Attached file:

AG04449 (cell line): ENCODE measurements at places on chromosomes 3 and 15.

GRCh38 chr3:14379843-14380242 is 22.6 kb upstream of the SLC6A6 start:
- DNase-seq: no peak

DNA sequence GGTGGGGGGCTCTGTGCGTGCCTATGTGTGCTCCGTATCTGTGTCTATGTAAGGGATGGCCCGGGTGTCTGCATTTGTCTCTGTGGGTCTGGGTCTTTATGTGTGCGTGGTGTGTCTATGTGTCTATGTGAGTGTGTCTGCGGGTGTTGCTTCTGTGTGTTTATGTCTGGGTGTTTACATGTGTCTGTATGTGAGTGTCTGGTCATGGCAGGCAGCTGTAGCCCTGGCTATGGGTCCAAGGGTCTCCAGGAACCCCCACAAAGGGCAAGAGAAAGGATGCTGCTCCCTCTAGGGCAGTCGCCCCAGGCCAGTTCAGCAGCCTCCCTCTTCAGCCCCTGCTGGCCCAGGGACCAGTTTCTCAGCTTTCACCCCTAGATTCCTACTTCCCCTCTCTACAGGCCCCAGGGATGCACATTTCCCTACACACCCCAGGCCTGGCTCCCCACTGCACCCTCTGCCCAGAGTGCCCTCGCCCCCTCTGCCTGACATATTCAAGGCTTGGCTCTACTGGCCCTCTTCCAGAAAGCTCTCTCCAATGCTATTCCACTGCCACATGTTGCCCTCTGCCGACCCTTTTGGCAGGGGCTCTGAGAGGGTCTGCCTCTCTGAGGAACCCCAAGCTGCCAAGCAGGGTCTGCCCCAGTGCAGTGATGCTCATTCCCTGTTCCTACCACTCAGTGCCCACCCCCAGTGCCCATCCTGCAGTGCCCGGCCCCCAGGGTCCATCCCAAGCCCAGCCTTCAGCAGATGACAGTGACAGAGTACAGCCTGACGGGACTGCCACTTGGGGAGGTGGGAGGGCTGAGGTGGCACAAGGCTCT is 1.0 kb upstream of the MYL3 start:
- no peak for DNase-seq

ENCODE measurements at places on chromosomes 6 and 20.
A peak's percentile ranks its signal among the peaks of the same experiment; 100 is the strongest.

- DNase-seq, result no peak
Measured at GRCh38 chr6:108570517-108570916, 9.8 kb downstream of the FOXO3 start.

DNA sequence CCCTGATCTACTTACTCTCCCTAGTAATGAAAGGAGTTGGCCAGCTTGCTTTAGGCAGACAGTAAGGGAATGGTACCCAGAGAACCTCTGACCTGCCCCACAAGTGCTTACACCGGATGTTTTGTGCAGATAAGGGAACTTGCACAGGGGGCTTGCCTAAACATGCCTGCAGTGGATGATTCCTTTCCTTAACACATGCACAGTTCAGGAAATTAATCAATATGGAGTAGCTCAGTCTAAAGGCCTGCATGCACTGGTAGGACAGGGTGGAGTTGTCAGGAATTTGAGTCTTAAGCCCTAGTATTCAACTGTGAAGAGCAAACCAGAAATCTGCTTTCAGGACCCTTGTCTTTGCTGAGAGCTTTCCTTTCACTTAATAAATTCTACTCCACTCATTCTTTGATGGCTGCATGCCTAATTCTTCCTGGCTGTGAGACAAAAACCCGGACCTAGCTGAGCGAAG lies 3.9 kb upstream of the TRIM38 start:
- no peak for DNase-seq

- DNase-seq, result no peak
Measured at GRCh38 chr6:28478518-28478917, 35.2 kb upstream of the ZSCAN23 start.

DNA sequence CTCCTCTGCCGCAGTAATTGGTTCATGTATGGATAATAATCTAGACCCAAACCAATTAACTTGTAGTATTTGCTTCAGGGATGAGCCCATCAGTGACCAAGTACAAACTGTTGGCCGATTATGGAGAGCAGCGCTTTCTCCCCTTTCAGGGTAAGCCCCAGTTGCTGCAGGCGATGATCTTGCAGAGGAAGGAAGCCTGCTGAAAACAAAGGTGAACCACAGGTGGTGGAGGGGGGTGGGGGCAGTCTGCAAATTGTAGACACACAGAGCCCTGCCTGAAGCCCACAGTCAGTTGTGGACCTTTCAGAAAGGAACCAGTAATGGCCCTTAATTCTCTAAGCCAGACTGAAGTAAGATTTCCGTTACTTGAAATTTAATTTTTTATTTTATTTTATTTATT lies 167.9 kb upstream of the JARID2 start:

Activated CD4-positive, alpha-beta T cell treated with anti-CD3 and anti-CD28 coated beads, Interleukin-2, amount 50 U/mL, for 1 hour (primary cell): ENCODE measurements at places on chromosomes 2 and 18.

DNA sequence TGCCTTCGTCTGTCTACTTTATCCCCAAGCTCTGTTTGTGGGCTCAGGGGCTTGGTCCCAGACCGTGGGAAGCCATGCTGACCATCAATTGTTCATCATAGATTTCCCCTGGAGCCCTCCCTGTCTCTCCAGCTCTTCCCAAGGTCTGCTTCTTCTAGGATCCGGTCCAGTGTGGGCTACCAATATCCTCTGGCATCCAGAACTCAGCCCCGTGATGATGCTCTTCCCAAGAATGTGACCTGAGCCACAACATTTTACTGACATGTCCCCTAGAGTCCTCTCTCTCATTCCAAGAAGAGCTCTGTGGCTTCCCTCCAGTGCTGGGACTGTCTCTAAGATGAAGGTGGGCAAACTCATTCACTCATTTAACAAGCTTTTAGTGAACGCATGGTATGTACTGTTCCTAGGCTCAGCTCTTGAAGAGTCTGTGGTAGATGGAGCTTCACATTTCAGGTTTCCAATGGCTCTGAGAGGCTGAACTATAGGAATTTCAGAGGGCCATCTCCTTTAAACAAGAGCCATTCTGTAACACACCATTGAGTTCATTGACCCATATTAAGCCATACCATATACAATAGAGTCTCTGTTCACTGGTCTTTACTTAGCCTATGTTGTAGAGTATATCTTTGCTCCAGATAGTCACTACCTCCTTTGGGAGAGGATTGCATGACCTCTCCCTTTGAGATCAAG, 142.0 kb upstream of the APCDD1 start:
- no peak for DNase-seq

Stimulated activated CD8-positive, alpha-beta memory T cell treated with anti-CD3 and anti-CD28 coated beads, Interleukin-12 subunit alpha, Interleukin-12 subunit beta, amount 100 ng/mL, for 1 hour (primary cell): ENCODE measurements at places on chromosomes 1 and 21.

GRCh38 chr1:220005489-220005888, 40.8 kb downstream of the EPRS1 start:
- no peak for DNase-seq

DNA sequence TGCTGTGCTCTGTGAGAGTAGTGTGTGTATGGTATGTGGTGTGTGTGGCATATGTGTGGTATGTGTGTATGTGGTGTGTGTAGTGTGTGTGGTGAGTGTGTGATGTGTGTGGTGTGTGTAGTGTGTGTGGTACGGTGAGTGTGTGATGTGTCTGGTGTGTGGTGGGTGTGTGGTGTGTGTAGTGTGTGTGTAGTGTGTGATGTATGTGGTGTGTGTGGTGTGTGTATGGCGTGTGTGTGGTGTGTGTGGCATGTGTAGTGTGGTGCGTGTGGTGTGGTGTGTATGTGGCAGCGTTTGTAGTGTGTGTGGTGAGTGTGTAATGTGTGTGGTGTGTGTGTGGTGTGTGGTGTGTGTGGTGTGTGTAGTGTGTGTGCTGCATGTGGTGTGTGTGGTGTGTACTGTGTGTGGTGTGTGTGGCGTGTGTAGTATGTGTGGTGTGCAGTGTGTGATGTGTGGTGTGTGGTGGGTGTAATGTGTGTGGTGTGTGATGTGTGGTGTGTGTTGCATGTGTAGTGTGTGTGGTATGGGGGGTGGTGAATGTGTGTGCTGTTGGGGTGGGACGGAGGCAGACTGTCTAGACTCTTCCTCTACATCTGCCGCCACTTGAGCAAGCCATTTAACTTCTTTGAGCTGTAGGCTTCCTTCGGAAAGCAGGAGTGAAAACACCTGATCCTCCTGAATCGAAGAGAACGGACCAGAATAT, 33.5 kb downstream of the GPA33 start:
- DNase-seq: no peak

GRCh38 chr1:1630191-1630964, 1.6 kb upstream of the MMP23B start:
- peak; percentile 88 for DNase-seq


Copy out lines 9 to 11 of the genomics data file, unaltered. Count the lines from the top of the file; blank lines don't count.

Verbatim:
Measured at GRCh38 chr6:108570517-108570916, 9.8 kb downstream of the FOXO3 start.

DNA sequence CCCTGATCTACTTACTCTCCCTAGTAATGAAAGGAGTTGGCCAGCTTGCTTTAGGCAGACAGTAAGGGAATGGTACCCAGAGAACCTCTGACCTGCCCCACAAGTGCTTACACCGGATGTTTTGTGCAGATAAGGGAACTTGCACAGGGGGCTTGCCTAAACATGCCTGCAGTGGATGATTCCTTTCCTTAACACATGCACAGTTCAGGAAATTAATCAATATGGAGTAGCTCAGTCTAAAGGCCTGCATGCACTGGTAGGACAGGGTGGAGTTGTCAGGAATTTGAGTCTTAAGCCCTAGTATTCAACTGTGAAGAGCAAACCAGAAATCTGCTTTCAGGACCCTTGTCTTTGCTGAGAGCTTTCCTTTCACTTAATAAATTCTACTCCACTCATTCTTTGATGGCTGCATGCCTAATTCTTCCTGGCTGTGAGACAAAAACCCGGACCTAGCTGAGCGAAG lies 3.9 kb upstream of the TRIM38 start:
- no peak for DNase-seq